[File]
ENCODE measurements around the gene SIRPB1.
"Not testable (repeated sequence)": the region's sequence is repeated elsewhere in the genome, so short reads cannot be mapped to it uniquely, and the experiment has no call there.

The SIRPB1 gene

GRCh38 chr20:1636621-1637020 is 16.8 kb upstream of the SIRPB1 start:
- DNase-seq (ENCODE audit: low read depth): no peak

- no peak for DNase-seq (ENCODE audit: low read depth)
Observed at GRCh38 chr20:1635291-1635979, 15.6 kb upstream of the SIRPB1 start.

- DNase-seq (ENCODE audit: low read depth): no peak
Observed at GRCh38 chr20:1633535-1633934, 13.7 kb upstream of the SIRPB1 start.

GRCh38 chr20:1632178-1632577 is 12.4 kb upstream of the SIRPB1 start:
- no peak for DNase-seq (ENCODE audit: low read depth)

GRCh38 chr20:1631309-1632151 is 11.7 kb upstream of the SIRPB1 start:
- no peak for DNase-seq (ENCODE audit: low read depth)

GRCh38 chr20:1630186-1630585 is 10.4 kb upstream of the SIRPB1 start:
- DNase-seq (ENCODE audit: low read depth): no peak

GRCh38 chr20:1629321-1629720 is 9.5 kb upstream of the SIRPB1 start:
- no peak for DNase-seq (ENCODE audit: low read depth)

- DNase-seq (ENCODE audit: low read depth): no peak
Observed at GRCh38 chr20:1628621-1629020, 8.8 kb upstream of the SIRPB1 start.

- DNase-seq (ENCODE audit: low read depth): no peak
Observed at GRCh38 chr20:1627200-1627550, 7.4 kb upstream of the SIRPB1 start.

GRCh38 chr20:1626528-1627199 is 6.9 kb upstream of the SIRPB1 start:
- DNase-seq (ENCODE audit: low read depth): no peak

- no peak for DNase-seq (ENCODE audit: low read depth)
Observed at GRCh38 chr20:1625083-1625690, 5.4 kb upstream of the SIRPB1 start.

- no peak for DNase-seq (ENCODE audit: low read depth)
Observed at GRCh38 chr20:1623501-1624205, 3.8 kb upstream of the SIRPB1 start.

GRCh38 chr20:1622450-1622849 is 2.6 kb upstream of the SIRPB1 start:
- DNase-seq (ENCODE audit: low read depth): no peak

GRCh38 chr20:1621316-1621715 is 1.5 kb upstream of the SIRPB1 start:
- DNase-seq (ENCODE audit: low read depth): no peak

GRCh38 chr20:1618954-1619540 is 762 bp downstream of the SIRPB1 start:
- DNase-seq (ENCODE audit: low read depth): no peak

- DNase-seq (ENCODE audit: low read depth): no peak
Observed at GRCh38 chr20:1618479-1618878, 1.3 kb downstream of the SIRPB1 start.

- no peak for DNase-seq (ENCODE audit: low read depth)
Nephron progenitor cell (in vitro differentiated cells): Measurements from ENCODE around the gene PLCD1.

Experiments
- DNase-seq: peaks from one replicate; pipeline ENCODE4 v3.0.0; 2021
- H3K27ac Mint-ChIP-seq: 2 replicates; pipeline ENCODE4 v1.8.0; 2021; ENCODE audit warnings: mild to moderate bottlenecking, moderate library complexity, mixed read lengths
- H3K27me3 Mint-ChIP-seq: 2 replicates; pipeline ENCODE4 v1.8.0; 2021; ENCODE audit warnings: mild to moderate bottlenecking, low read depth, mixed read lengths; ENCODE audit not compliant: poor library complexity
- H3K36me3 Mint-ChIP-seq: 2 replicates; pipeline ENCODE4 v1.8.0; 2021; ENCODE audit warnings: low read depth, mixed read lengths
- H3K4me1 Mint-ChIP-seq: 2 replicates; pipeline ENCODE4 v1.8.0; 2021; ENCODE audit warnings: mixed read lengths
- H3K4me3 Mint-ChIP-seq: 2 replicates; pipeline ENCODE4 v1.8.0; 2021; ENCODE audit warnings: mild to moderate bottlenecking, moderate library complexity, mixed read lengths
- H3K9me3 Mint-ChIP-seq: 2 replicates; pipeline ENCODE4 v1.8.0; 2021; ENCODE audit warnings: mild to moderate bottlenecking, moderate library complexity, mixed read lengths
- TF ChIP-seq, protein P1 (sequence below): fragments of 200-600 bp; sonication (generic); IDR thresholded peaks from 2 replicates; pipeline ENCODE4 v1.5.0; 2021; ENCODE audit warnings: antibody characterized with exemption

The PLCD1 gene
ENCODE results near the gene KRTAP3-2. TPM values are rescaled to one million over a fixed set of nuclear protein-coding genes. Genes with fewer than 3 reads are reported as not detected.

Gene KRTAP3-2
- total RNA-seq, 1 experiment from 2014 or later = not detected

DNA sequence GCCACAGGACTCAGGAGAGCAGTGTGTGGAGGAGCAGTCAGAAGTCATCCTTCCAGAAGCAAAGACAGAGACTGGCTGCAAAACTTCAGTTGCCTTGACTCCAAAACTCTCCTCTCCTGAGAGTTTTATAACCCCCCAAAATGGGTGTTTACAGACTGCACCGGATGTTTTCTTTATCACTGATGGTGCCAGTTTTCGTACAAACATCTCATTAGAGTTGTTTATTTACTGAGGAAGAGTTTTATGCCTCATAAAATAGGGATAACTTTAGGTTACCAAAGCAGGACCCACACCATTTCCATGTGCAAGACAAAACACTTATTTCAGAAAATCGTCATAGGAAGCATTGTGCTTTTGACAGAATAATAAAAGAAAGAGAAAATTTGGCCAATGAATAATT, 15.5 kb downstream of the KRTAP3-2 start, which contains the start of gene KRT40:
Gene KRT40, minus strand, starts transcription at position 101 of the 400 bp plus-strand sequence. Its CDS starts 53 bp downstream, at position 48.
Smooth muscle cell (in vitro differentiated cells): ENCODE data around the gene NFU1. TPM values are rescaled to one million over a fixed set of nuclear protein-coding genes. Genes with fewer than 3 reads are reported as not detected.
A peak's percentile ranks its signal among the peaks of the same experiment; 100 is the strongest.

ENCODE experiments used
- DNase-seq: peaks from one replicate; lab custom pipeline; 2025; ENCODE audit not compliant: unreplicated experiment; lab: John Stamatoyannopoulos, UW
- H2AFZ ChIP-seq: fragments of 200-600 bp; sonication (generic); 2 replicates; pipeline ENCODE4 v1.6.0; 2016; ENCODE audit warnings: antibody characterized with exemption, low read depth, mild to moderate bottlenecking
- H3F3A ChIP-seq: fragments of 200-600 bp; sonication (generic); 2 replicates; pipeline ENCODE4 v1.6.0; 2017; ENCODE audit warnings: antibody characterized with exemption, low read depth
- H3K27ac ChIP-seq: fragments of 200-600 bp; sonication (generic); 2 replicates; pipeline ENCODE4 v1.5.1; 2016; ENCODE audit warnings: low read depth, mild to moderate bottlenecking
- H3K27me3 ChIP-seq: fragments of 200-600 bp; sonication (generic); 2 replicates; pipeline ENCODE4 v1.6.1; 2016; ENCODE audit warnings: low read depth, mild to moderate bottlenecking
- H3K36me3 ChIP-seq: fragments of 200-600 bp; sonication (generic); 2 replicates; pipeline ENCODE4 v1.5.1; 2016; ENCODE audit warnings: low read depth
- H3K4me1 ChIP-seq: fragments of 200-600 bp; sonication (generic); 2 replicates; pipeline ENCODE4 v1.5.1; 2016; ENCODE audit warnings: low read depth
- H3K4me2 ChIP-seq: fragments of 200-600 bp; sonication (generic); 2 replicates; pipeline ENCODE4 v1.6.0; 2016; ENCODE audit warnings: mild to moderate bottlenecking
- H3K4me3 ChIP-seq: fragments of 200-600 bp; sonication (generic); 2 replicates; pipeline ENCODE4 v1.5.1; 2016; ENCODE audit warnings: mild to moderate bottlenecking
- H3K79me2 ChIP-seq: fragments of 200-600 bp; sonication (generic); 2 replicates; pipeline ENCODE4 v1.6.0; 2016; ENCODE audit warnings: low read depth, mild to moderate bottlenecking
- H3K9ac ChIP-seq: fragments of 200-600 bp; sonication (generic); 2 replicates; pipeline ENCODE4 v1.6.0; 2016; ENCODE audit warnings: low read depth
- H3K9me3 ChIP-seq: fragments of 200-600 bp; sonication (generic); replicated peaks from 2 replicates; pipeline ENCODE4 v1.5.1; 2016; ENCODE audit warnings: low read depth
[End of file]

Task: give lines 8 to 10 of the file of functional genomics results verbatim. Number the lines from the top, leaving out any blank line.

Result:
- DNase-seq (ENCODE audit: low read depth): no peak
Observed at GRCh38 chr20:1633535-1633934, 13.7 kb upstream of the SIRPB1 start.

GRCh38 chr20:1632178-1632577 is 12.4 kb upstream of the SIRPB1 start: